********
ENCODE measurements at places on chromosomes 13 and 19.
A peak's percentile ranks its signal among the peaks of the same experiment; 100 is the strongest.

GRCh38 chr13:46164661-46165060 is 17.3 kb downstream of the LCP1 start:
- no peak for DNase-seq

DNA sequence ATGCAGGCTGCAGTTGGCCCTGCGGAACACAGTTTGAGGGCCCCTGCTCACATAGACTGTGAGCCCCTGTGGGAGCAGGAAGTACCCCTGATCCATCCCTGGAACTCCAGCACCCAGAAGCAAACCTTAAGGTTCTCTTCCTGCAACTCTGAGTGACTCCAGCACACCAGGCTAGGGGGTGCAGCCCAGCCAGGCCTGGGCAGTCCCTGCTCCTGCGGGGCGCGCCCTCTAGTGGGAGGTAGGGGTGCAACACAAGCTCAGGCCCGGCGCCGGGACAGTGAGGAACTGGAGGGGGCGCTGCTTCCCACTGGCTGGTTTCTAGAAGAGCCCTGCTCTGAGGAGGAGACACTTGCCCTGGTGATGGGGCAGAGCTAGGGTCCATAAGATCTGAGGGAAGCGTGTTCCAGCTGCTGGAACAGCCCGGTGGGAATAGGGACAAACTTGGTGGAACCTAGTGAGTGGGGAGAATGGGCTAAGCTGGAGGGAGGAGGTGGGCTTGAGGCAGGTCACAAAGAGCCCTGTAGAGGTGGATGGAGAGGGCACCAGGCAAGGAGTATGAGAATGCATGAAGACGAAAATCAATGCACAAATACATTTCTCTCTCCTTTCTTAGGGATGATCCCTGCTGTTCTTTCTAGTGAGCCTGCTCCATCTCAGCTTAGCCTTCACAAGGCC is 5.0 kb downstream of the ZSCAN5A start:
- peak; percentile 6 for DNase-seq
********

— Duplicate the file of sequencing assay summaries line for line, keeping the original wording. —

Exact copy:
ENCODE measurements at places on chromosomes 13 and 19.
A peak's percentile ranks its signal among the peaks of the same experiment; 100 is the strongest.

GRCh38 chr13:46164661-46165060 is 17.3 kb downstream of the LCP1 start:
- no peak for DNase-seq

DNA sequence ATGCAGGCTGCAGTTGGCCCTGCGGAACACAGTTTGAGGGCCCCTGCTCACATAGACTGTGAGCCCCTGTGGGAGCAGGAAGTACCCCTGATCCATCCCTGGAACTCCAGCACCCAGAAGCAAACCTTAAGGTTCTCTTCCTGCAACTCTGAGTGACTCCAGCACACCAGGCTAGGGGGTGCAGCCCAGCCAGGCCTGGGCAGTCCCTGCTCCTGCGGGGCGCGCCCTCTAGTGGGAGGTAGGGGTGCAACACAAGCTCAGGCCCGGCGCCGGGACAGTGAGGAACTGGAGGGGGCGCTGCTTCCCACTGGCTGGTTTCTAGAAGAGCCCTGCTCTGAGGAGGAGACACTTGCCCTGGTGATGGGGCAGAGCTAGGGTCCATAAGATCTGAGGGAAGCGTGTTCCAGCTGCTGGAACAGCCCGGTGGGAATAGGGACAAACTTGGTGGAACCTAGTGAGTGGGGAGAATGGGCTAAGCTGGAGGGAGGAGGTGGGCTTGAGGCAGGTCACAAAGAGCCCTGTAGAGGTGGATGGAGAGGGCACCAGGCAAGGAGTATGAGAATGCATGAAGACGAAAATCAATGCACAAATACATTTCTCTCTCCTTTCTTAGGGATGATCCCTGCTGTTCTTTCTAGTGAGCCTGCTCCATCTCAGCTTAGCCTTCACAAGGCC is 5.0 kb downstream of the ZSCAN5A start:
- peak; percentile 6 for DNase-seq